New MLI paper makes the case for a justice system report card for Canada
OTTAWA, May 5, 2016 – The large and growing gap between the aspirations of Canada’s justice system and its actual performance requires a regular report card on Canada’s justice system, a new paper from the Macdonald-Laurier Institute finds.
Canadians should have a system that protects the safety, lives and property of Canadians by promptly and thoroughly investigating crimes while enforcing the rights of victims.
Instead the “justice deficit” is leaving Canadians with a system that is largely opaque, unaccountable, and slow, write authors Benjamin Perrin, Richard Audas and Sarah Péloquin-Ladany.
“This inefficient system is imposing economic and social costs on Canadians”, the report says.
To read the full paper, click here.
A recent poignant example of the consequences of this failing system occurred in Sherbrooke, Quebec, in October 2015. Murder and conspiracy charges against five members of that city’s chapter of the Hells Angels were stayed and the men were released from custody because of a lengthy delay in Crown’s disclosure to the Defence. Thirty-one Hells Angels members and associates who were caught in the same police investigation years earlier similarly had drug charges against them stayed due to unreasonable delay. The system was too slow and inefficient to fulfill its responsibilities.
In Newfoundland and Labrador, it has been reported that as much as 40 percent of judges’ available sitting time was lost due to collapsed cases and, due to unproductive appearances and adjournments, as much as 72 percent of the court’s sitting time is spent on scheduling cases for hearings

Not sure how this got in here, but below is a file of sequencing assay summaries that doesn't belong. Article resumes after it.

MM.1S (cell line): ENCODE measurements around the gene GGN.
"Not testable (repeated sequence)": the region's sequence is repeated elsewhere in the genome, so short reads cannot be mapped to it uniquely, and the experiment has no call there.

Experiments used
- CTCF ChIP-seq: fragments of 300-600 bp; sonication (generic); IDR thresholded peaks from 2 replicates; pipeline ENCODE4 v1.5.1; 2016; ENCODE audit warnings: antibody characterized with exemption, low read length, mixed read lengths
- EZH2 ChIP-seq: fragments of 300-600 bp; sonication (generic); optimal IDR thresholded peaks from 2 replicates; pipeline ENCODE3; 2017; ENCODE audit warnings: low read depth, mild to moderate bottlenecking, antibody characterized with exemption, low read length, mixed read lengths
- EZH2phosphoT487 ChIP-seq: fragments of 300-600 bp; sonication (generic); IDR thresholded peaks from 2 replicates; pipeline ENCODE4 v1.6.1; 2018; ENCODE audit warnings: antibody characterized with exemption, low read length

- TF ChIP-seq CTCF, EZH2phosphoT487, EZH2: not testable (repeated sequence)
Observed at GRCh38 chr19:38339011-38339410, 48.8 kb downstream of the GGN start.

Other problems abound. The report finds that the justice system is complex and, for those without a lawyer, largely unnavigable.
“Concerns about timely access to the courts and excessive – for many, prohibitive – costs of litigation raise ongoing questions about access to justice in this country”, the authors write.
A significant concern is that it takes almost as many court appearances to resolve a case without trial (4.9) as it does for those that go to trial (5.5).
A lack of confidence in the administration of justice is not only harmful to our democracy, but threatens the security of Canadians due to under-reporting of crime, and is potentially hurting our economy.
Different parts of the country are feeling the pinch in different ways. In Saskatchewan, for instance, the justice deficit is particularly prevalent for First Nations and Métis Peoples. Canada’s territories have perhaps the country’s worst justice deficit, exacerbated by the region’s rugged geography and sparse population.
These problems require a regular and objective assessment of the performance of the justice system – a report card on Canada’s justice system.
“This inefficient system is imposing economic and social costs on Canadians”
Regular monitoring, analysis and assessment of the performance of Canada’s judicial system would help tremendously to enhance the transparency and accountability of this central branch of government that is responsible for the protection of the rights and freedoms of all Canadians.
A justice report card would be one-of-a-kind in its field, but it’s by no means unique as a means for improving public policy in Canada. Regular report cards that quantitatively assess other major institutions in our country, notably health care, education, and governance, have quickly gained credibility as a critical part of reform and ongoing improvement.
“We hope that our forthcoming report card on the Canadian justice system will foster debate about the issues and challenges facing the Canadian justice system and lead to important reforms so that our justice system can live up to its name”, write the authors.
Benjamin Perrin is an Associate Professor at the University of British Columbia, Peter A. Allard School of Law, and a Senior Fellow at the Macdonald-Laurier Institute.
Dr. Rick Audas is an Associate Professor of Health Statistics and Economics in the Faculty of Medicine at Memorial University in Newfoundland.
Sarah Péloquin-Ladany is a third-year student at the University of British Columbia, Peter A. Allard School of Law.
The Macdonald-Laurier Institute is the only non-partisan, independent national public policy think tank in Ottawa focusing on the full range of issues that fall under the jurisdiction of the federal government.
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